Filmed by Wapello County Prods. and Warner Bros. TV. Executive producers/creators/writers, Roseanne Arnold, Tom Arnold, Steve Pepoon; supervising producers, David Silverman, Steve Sustarsic; producers, Sid Youngers , Deborah Oppenheimer; director, Will Mackenzie; Tom Arnold’s back, and this time the project’s about right. The humor’s natural (despite a lead-heavy laugh track), characters are human, material’s well organized and situations have snappy resolutions. Directed ably by Will Mackenzie, the first program should draw well from audiences looking for identifiable, unsophisticated laughs.
Dark-blue-collar welder Tom Graham (Arnold) lives with his devoted wife, Dorothy (well-cast Alison LaPlaca), in a construction trailer next to the city dump while he builds a house — he’s digging the cellar and owns three cows.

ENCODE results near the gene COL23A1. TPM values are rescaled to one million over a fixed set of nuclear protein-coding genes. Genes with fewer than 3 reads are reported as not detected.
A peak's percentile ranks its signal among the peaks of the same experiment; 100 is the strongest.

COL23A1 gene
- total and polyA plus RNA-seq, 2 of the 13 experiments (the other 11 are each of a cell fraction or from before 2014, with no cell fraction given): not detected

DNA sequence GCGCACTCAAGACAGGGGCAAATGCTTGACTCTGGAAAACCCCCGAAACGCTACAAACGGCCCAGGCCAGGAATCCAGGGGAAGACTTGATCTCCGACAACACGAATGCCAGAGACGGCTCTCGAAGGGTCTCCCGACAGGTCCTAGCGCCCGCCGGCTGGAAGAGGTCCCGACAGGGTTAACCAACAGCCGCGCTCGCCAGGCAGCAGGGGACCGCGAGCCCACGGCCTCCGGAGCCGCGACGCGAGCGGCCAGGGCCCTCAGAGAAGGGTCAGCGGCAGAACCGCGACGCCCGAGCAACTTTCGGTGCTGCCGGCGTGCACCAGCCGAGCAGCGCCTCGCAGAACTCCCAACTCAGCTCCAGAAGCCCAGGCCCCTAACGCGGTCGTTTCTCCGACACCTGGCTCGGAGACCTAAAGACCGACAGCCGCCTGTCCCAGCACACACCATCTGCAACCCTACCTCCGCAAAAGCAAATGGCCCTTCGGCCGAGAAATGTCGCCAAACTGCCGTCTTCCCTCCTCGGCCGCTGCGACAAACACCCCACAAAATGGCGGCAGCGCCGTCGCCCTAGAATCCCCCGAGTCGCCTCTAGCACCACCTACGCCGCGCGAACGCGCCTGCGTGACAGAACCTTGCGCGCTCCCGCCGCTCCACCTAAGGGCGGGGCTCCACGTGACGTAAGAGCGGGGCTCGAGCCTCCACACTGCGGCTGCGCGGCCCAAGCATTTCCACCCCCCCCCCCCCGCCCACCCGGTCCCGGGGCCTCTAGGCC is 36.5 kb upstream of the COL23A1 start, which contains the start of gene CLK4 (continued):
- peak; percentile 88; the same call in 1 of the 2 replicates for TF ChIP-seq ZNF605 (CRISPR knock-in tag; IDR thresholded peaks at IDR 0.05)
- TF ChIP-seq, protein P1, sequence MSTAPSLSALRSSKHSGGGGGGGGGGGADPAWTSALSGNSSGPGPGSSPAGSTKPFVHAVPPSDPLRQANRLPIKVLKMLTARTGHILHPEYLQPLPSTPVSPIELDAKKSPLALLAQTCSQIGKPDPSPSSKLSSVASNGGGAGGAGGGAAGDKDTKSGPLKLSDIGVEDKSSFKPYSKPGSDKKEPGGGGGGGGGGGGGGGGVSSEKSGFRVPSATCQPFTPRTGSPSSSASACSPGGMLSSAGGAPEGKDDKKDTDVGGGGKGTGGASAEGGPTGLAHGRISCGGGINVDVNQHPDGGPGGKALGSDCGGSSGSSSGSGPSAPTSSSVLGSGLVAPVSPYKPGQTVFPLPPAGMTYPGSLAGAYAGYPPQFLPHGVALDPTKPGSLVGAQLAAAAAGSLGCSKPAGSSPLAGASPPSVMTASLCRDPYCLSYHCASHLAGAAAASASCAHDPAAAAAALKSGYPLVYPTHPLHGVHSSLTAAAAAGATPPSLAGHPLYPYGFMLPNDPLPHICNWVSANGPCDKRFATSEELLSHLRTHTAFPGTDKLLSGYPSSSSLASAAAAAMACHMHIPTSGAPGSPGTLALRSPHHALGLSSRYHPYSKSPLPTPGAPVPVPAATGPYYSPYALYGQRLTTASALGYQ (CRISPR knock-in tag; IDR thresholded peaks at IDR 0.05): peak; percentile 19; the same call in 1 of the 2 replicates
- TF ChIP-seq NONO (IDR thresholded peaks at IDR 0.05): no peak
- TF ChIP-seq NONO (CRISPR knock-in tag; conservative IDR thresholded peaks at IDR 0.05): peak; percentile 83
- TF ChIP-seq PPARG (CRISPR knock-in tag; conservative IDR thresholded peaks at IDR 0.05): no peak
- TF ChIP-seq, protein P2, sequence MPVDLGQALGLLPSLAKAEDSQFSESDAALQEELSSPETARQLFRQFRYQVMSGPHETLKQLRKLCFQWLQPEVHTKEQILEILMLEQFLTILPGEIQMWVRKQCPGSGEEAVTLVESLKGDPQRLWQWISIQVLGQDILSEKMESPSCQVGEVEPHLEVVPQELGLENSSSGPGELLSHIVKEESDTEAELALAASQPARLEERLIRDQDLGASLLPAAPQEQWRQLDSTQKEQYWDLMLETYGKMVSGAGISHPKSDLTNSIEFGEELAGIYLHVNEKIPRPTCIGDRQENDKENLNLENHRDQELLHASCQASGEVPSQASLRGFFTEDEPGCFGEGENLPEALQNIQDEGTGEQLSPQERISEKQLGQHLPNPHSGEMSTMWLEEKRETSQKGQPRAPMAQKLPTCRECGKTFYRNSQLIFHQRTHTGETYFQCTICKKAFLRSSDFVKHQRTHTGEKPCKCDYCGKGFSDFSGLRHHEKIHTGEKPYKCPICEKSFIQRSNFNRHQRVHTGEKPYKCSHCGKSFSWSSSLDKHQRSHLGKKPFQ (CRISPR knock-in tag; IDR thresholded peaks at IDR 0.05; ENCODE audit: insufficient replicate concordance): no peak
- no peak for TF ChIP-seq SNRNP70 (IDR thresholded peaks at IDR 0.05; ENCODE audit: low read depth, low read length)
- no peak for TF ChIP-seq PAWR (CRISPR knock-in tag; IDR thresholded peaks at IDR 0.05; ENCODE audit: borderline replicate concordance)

Their five children — Mike (Jason Marsden), Trevor (Josh Stoppelwerth), twins Emily and Charlotte (Tiffany, Kathryn Lubran) and small Donnie (Andrew Lawrence) — so far are mostly comic foils, but it works.
No dynamo as an actor, Arnold has likability going for him. He uses it to the nth degree as Tom Graham swaps talk with Dorothy, takes vain stands at controlling his kids or simply gabs with one of them.
Serious moments — cornering a college admissions dean, speaking up to his boss about being passed over — play well enough.
Dorothy, who holds an English degree, wants to convince Tom sheshould go to law school, and he’s an easy mark. When her sister Kara (Colleen Camp) tells how she blackmails her ineffectual husband Rodney (Danton Stone) to get what she wants, Dorothy doesn’t need to respond.
That may be the tie that binds, the humaneness and understanding. A strong cast responds to what writers Roseanne Arnold, Steve Pepoon and Arnold himself have created.
Not only the writers’ names, but the first show’s wit and wisdom suggest that the Grahams are not-too-distant cousins of Dan and Roseanne Conner; that’s good ratings stock.